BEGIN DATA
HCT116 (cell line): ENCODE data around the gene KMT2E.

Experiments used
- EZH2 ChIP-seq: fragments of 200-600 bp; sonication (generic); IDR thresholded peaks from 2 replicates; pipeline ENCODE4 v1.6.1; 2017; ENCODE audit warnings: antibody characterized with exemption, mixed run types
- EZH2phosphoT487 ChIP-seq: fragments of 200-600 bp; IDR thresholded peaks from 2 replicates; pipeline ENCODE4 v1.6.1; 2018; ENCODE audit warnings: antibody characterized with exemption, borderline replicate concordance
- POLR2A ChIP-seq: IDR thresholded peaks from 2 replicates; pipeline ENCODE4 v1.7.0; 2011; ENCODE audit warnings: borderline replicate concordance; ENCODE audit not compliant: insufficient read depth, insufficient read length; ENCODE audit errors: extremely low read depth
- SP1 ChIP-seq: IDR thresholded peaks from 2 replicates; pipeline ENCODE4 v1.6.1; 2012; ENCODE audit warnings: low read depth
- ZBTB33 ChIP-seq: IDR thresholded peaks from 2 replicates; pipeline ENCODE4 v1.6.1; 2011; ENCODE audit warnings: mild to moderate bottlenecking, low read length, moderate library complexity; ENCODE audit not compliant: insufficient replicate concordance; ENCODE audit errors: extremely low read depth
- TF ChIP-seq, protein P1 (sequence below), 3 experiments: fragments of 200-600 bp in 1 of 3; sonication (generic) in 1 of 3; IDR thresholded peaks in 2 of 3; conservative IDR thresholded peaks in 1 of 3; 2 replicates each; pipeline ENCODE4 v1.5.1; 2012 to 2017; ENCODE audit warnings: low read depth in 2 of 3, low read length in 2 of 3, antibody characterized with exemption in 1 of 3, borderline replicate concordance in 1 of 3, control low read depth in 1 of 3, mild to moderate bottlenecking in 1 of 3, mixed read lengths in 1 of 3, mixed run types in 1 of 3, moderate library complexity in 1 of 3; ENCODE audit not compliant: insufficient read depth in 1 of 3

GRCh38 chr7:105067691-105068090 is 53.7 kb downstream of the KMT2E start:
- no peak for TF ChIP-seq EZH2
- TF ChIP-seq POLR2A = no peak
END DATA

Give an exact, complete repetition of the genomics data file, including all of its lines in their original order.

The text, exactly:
HCT116 (cell line): ENCODE data around the gene KMT2E.

Experiments used
- EZH2 ChIP-seq: fragments of 200-600 bp; sonication (generic); IDR thresholded peaks from 2 replicates; pipeline ENCODE4 v1.6.1; 2017; ENCODE audit warnings: antibody characterized with exemption, mixed run types
- EZH2phosphoT487 ChIP-seq: fragments of 200-600 bp; IDR thresholded peaks from 2 replicates; pipeline ENCODE4 v1.6.1; 2018; ENCODE audit warnings: antibody characterized with exemption, borderline replicate concordance
- POLR2A ChIP-seq: IDR thresholded peaks from 2 replicates; pipeline ENCODE4 v1.7.0; 2011; ENCODE audit warnings: borderline replicate concordance; ENCODE audit not compliant: insufficient read depth, insufficient read length; ENCODE audit errors: extremely low read depth
- SP1 ChIP-seq: IDR thresholded peaks from 2 replicates; pipeline ENCODE4 v1.6.1; 2012; ENCODE audit warnings: low read depth
- ZBTB33 ChIP-seq: IDR thresholded peaks from 2 replicates; pipeline ENCODE4 v1.6.1; 2011; ENCODE audit warnings: mild to moderate bottlenecking, low read length, moderate library complexity; ENCODE audit not compliant: insufficient replicate concordance; ENCODE audit errors: extremely low read depth
- TF ChIP-seq, protein P1 (sequence below), 3 experiments: fragments of 200-600 bp in 1 of 3; sonication (generic) in 1 of 3; IDR thresholded peaks in 2 of 3; conservative IDR thresholded peaks in 1 of 3; 2 replicates each; pipeline ENCODE4 v1.5.1; 2012 to 2017; ENCODE audit warnings: low read depth in 2 of 3, low read length in 2 of 3, antibody characterized with exemption in 1 of 3, borderline replicate concordance in 1 of 3, control low read depth in 1 of 3, mild to moderate bottlenecking in 1 of 3, mixed read lengths in 1 of 3, mixed run types in 1 of 3, moderate library complexity in 1 of 3; ENCODE audit not compliant: insufficient read depth in 1 of 3

GRCh38 chr7:105067691-105068090 is 53.7 kb downstream of the KMT2E start:
- no peak for TF ChIP-seq EZH2
- TF ChIP-seq POLR2A = no peak